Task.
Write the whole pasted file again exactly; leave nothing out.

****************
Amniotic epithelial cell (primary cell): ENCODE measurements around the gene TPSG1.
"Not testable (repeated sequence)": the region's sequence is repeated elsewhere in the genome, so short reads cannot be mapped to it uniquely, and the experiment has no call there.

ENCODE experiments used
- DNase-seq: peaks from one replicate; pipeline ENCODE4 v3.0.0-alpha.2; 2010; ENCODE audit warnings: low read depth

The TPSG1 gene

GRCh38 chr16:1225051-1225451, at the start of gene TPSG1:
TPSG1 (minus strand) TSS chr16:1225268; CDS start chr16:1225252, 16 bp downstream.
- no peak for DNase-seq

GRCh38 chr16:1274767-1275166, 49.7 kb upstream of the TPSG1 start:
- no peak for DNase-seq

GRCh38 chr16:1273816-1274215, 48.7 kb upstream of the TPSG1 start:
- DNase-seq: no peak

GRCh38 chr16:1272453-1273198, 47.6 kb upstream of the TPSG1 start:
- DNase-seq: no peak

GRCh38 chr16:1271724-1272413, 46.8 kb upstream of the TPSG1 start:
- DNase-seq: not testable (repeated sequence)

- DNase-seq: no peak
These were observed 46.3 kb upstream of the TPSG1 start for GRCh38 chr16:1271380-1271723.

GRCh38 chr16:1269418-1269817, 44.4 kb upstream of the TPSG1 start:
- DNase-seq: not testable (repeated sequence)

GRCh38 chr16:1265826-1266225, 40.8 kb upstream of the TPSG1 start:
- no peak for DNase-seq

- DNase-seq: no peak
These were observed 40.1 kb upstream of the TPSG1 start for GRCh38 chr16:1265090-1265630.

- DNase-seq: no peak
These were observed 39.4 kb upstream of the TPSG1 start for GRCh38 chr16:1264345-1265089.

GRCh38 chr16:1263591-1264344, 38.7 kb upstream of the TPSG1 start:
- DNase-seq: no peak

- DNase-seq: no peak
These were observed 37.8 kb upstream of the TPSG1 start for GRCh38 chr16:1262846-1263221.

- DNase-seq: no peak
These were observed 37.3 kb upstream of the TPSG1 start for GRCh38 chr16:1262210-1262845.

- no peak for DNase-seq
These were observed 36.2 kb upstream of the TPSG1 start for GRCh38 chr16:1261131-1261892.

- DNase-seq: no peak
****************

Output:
Amniotic epithelial cell (primary cell): ENCODE measurements around the gene TPSG1.
"Not testable (repeated sequence)": the region's sequence is repeated elsewhere in the genome, so short reads cannot be mapped to it uniquely, and the experiment has no call there.

ENCODE experiments used
- DNase-seq: peaks from one replicate; pipeline ENCODE4 v3.0.0-alpha.2; 2010; ENCODE audit warnings: low read depth

The TPSG1 gene

GRCh38 chr16:1225051-1225451, at the start of gene TPSG1:
TPSG1 (minus strand) TSS chr16:1225268; CDS start chr16:1225252, 16 bp downstream.
- no peak for DNase-seq

GRCh38 chr16:1274767-1275166, 49.7 kb upstream of the TPSG1 start:
- no peak for DNase-seq

GRCh38 chr16:1273816-1274215, 48.7 kb upstream of the TPSG1 start:
- DNase-seq: no peak

GRCh38 chr16:1272453-1273198, 47.6 kb upstream of the TPSG1 start:
- DNase-seq: no peak

GRCh38 chr16:1271724-1272413, 46.8 kb upstream of the TPSG1 start:
- DNase-seq: not testable (repeated sequence)

- DNase-seq: no peak
These were observed 46.3 kb upstream of the TPSG1 start for GRCh38 chr16:1271380-1271723.

GRCh38 chr16:1269418-1269817, 44.4 kb upstream of the TPSG1 start:
- DNase-seq: not testable (repeated sequence)

GRCh38 chr16:1265826-1266225, 40.8 kb upstream of the TPSG1 start:
- no peak for DNase-seq

- DNase-seq: no peak
These were observed 40.1 kb upstream of the TPSG1 start for GRCh38 chr16:1265090-1265630.

- DNase-seq: no peak
These were observed 39.4 kb upstream of the TPSG1 start for GRCh38 chr16:1264345-1265089.

GRCh38 chr16:1263591-1264344, 38.7 kb upstream of the TPSG1 start:
- DNase-seq: no peak

- DNase-seq: no peak
These were observed 37.8 kb upstream of the TPSG1 start for GRCh38 chr16:1262846-1263221.

- DNase-seq: no peak
These were observed 37.3 kb upstream of the TPSG1 start for GRCh38 chr16:1262210-1262845.

- no peak for DNase-seq
These were observed 36.2 kb upstream of the TPSG1 start for GRCh38 chr16:1261131-1261892.

- DNase-seq: no peak